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Originally Posted by lomapaseo
I simply substituted the word vanes for the word blades in the article and read away content
"Initial inspections teams from by Boeing Seattle and from R-R have concluded that vane delamination on the core of the reverser was the probable cause, a source within the maintenance provider has told Flight."

Mmmm.... still don't quite get it . Perhaps he misspelled bad?
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Old 9th Nov 2006, 08:33
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Cascade vanes?
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Old 9th Nov 2006, 10:34
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Originally Posted by BAe146s make me cry
Threemiles

Sorry, engines not touched?? You've got to be joking!

Even the very latest FADEC Powerplants require attention,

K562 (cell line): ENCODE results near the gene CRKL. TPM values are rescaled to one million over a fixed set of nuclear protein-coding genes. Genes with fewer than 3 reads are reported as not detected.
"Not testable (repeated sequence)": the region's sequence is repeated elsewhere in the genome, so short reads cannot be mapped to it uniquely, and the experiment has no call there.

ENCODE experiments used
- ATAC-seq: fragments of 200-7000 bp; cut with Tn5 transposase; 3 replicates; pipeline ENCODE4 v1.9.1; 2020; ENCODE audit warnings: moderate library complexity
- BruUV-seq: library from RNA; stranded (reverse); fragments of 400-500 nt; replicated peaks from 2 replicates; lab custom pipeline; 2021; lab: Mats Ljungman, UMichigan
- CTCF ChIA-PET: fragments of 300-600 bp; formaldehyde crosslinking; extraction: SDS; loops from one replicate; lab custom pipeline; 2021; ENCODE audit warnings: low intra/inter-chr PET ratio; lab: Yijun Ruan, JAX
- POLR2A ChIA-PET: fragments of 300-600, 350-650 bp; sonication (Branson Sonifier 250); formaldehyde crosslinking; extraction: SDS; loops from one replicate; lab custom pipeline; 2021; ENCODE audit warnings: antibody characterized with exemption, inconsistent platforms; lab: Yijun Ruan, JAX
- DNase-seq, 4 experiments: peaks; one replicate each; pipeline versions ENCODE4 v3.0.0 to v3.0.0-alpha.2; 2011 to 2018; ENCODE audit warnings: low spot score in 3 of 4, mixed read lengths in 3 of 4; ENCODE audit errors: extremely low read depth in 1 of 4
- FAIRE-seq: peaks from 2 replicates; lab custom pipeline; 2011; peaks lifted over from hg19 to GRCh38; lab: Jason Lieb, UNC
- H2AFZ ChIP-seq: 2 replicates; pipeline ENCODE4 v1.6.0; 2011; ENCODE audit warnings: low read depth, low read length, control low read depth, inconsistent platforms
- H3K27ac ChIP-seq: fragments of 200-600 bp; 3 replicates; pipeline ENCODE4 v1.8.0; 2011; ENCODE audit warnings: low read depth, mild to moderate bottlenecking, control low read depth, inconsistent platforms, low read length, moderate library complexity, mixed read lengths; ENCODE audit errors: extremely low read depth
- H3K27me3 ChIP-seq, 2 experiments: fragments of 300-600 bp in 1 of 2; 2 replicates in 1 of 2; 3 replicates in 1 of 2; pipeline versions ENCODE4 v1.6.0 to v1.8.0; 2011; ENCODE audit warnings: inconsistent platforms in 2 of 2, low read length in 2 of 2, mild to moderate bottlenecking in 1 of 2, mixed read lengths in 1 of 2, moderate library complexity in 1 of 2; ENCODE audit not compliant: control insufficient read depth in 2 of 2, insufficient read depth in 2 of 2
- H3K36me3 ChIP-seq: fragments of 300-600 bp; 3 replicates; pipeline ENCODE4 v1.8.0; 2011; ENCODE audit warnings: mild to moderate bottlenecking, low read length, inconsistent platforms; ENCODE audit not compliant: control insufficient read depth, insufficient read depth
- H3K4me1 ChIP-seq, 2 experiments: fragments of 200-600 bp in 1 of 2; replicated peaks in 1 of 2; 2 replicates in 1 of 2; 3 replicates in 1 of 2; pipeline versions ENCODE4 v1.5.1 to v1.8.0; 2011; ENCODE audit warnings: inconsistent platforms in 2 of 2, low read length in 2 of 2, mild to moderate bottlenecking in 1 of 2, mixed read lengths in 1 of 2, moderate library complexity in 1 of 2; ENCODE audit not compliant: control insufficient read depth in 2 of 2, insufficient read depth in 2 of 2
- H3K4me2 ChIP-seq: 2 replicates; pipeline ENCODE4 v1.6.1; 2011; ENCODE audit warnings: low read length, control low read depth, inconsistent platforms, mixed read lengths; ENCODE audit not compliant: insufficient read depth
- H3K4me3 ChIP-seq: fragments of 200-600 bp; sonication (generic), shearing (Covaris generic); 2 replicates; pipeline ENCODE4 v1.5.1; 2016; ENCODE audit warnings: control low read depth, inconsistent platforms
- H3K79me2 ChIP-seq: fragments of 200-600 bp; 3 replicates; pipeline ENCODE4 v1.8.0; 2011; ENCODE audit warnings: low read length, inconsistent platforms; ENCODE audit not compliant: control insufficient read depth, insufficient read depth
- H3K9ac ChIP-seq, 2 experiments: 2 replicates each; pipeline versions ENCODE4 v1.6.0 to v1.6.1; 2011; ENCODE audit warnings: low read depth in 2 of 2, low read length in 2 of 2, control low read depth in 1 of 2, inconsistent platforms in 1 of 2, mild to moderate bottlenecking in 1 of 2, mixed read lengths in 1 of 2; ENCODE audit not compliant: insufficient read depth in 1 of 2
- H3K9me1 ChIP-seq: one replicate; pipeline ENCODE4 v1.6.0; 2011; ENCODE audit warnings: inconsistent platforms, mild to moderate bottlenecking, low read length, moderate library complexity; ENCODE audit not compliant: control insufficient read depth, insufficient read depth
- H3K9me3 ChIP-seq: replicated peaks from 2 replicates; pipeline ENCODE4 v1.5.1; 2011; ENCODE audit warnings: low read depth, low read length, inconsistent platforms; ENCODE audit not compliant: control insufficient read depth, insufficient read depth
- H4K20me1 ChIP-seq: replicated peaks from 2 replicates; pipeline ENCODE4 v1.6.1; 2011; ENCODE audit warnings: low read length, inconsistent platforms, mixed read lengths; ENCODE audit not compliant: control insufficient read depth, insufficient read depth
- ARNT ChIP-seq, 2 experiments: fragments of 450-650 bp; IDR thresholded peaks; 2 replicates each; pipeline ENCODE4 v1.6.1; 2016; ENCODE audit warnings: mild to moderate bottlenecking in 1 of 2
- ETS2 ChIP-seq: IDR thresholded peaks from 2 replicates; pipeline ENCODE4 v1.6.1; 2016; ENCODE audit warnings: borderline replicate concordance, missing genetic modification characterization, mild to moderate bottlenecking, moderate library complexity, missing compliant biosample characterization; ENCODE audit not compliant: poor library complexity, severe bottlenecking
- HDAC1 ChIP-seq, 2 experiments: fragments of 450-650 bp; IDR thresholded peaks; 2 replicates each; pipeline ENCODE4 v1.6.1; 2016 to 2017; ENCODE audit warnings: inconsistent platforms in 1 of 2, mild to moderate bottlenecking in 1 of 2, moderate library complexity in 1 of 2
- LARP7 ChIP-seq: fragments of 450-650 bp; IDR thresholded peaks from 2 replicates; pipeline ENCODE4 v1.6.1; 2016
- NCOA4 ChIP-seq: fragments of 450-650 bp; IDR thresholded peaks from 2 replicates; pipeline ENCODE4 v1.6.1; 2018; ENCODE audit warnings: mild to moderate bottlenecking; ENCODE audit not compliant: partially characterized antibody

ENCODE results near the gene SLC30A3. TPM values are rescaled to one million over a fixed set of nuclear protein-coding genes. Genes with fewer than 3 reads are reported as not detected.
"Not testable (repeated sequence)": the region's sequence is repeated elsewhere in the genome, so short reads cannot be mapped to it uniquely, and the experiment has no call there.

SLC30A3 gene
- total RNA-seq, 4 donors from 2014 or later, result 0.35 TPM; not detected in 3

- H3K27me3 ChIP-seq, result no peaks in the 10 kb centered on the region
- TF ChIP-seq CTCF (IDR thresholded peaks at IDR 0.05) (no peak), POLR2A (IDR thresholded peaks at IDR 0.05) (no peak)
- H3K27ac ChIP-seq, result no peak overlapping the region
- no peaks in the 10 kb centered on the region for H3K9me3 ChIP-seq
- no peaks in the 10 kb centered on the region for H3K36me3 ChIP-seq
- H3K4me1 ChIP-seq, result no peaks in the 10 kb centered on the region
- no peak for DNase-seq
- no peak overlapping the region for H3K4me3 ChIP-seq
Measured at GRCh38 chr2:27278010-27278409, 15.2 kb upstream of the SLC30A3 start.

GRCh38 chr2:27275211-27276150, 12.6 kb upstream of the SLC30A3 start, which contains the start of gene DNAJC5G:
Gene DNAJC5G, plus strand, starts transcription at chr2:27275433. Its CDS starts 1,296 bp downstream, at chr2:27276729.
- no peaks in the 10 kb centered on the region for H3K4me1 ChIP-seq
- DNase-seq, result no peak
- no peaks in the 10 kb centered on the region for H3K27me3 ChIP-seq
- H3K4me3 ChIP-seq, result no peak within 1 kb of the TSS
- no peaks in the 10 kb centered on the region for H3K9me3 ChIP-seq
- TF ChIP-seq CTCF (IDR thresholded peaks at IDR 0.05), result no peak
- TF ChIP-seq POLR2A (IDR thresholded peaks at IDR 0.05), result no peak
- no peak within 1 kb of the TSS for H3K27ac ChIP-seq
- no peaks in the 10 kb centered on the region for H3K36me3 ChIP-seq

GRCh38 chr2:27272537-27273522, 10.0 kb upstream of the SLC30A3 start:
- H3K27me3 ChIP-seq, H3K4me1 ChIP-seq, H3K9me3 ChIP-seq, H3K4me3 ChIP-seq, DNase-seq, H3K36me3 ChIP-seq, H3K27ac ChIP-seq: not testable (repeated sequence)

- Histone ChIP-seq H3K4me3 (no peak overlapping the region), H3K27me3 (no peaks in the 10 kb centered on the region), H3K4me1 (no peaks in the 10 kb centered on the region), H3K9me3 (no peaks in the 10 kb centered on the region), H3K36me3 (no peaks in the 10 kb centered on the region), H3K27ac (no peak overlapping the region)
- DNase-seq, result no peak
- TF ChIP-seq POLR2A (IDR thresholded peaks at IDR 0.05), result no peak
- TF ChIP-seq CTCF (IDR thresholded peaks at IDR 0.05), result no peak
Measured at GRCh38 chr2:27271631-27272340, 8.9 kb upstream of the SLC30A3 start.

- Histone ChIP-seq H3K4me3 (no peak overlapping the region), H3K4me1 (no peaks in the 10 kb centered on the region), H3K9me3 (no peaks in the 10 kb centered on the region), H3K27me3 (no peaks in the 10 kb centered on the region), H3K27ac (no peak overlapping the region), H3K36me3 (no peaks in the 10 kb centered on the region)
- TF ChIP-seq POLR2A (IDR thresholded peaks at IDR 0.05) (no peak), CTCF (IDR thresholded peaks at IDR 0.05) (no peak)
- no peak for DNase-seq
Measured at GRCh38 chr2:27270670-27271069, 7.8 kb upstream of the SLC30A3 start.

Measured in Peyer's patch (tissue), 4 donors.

AND certainly during a maintenance check!

BAe146??
Complete service would have been done specifically fluids, seals gaskets and filter, mag plugs, spark plugs and maybe a borescope,
not touched yes he must have been kidding
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Old 9th Nov 2006, 10:36
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Originally Posted by JetMech
"Initial inspections teams from by Boeing Seattle and from R-R have concluded that vane delamination on the core of the reverser was the probable cause, a source within the maintenance provider has told Flight."
Mmmm.... still don't quite get it . Perhaps he misspelled bad?
as the cascades are in the cold stream where has the smoke come from ?
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Old 9th Nov 2006, 13:08
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Originally Posted by matkat
as the cascades are in the cold stream where has the smoke come from ?
broken external oil scavange line ?

That stuff is smokey
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Old 9th Nov 2006, 16:54
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Well MRI is flying home as I write.
We took it out for runs Wed night and the engine performed normally.
The aircraft left ARN 0347 this morning. (no night jet ban here).
The work to the engine consisted of a firewire replacement and two thermocouples and the exhaust nozzle. Rest of work was on the D Ducts and the flaperon.

The smoke you can see was fibreglass.